ALISO BEACH STORM SURF
The storms that Southern California endured to end February and begin March 2014, were memorable. I can’t remember if I have ever seen a storm off of the California coast via a satellite image that had an eye like a hurricane. In many ways, and despite getting desperately needed rain in good chunks, this storm could have been a lot worse. Despite trees blown over at and near my office as well as gates knocked down, it seems like we may have gotten off easy compared to the potential that this particular storm had. I spend Sunday watching the giant surf that was brought in by a rare swell generating waves out of the West-Southwest. My first stop on Saturday was Aliso Beach in South Laguna. Everyone I talked to on the beach said that it was 4 foot in the morning and by around noon the size had tripled and perhaps even quadrupled. One friend who has been around a particular Laguna Beach spot said that he had never seen anything like what he had seen that day. It was a remarkable day for waves and there were few takers for these waves that combined with a threatening and ominous sky looked deadly.
Aliso Beach had large and semi-rideable waves breaking just north of the mouth of Aliso Creek. The rest of the beach looked like a river of water moving north to south with big dumping waves detonating on the sand bars. In my mind it was just too dangerous to chance it. I took photos from my IPhone 4 and chatted with wave riding and surf photography friends from all over Orange County. Many felt it was a better day to marvel at the power of Mother Nature from shore. When I was there, one surfer did paddle out. He would have to straighten out on a big wave and he would ultimately lose his board. On one particular wave, he struggled to get back to shore, took a breather, walked back north of the creek mouth, timed the sets and paddled back out. There really wasn’t much he could do with the waves but it was fun too watch. Soon after I left Aliso Beach to check out other spots in Laguna Beach.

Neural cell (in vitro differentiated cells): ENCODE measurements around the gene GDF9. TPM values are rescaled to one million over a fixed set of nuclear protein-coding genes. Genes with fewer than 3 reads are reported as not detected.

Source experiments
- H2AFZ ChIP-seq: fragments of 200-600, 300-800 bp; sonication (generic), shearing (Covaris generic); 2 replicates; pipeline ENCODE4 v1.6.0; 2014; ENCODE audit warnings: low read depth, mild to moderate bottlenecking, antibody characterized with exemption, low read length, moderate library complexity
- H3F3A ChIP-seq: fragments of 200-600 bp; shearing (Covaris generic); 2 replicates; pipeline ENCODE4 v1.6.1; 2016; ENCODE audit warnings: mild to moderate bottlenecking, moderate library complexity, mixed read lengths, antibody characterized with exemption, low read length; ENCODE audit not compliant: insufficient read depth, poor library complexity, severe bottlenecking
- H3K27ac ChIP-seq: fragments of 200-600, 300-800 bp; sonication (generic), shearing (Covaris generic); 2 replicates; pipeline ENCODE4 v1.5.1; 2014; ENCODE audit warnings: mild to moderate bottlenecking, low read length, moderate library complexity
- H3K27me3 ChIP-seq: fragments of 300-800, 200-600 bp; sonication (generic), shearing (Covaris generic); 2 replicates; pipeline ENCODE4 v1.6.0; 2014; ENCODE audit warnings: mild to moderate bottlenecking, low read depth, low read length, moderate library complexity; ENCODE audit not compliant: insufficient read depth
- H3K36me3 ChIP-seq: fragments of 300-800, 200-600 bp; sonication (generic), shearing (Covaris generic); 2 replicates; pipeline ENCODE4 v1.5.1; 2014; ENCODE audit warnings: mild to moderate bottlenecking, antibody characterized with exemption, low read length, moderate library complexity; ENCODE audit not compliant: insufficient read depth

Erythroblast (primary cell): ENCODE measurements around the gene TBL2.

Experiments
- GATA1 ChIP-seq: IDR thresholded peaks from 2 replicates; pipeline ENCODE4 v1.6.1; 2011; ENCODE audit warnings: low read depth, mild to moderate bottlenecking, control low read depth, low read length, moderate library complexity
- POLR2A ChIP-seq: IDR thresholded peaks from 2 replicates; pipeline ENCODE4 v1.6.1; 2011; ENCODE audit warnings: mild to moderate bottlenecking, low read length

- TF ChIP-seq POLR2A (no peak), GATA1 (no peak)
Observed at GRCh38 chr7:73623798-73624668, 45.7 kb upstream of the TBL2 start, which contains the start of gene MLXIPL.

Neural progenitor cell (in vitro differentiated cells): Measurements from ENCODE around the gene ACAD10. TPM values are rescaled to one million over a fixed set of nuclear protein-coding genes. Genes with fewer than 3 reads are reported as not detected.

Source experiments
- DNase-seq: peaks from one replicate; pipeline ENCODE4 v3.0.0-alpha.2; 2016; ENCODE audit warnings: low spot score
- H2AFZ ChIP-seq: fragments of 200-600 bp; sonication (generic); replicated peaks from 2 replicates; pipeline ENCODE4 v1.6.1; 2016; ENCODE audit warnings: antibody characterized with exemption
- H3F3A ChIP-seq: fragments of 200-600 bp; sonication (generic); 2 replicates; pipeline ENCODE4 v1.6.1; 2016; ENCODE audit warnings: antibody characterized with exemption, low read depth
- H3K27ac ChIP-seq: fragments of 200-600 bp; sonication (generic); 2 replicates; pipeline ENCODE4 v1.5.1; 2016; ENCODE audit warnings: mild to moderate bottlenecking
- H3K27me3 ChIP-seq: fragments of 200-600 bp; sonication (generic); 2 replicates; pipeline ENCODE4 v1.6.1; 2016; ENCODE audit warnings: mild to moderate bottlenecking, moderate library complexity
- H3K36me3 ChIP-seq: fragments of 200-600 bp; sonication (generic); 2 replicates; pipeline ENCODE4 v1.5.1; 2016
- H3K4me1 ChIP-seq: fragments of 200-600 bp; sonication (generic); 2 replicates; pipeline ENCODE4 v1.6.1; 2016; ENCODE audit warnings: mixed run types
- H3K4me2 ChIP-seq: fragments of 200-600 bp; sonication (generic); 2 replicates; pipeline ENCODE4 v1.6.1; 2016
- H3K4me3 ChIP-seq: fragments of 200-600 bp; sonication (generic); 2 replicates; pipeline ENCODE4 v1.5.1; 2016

The next day the surf had calmed down a little. I drove into a sandy and soaked parking lot at Aliso Beach and joined a circus of people lining the beach, snapping pictures and watching the action. There were 6 people in the water, two of which were surfers and the other 4 body boarders. It was still big and dangerous, but more manageable than the day before. Penalties still existed for getting caught inside or taking off on the wrong wave. I watched long time friend Henry Long get a heaving inside barrel with his son and nephews on the beach celebrating. That was really cool! That day and the next few days have produced a lot of shots and commentary from the couple of days with extraordinary waves. Henry Long, who is also a skilled surf photographer, mentioned on Facebook that he was warned by a woman that people had to be rescued at Aliso Beach the day before. Henry and I must have just missed this on Saturday. Links were included to an Orange County Register Story about a rescue that speaks to the dangers of Aliso Beach and why you have to respect the waves at Aliso Beach to keep yourself out of harm’s way.